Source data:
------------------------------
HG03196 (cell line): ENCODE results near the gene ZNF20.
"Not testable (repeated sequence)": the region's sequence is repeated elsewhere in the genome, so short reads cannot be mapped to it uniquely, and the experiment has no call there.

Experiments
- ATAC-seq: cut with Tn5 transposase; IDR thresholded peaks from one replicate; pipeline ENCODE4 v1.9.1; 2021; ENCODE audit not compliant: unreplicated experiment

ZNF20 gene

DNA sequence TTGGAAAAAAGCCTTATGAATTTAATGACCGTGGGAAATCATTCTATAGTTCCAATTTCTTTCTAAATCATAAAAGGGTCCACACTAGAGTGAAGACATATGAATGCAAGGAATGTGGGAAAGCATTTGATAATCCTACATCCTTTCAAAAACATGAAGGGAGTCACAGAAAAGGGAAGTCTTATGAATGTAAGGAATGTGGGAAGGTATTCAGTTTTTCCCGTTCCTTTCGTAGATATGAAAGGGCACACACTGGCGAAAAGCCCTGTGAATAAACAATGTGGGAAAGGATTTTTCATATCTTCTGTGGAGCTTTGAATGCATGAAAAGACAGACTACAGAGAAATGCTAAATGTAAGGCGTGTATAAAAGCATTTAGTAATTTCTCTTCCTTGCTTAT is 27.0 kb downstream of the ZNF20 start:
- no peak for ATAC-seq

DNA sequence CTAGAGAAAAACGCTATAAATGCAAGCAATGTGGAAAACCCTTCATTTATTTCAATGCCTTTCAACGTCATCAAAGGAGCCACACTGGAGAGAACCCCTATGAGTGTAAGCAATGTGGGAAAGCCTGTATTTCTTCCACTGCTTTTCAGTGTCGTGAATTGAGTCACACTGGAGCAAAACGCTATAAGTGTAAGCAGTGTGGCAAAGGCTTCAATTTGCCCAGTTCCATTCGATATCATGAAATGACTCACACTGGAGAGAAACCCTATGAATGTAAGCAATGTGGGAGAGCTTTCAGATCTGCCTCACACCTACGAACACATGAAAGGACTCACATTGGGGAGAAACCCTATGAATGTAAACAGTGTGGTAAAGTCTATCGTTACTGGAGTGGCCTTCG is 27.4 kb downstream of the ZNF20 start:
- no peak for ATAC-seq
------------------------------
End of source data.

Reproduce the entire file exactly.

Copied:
HG03196 (cell line): ENCODE results near the gene ZNF20.
"Not testable (repeated sequence)": the region's sequence is repeated elsewhere in the genome, so short reads cannot be mapped to it uniquely, and the experiment has no call there.

Experiments
- ATAC-seq: cut with Tn5 transposase; IDR thresholded peaks from one replicate; pipeline ENCODE4 v1.9.1; 2021; ENCODE audit not compliant: unreplicated experiment

ZNF20 gene

DNA sequence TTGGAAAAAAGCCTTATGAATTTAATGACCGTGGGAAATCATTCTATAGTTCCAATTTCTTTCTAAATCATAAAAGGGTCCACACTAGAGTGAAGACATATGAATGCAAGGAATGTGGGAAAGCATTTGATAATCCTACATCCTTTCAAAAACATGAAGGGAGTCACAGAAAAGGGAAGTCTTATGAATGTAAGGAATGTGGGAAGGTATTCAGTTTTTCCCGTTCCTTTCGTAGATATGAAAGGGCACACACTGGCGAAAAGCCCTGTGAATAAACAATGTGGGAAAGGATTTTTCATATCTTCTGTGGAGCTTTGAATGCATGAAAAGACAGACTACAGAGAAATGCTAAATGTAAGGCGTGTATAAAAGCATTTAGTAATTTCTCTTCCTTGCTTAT is 27.0 kb downstream of the ZNF20 start:
- no peak for ATAC-seq

DNA sequence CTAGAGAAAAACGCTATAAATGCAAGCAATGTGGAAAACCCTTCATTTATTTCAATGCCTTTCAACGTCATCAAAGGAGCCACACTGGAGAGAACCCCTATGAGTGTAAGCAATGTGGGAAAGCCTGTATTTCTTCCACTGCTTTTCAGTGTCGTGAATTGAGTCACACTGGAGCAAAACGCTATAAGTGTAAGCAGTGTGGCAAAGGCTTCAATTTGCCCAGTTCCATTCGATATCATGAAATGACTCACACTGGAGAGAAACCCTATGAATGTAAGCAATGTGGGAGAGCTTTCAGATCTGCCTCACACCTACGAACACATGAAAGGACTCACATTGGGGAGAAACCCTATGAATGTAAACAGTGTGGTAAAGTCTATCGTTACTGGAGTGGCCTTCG is 27.4 kb downstream of the ZNF20 start:
- no peak for ATAC-seq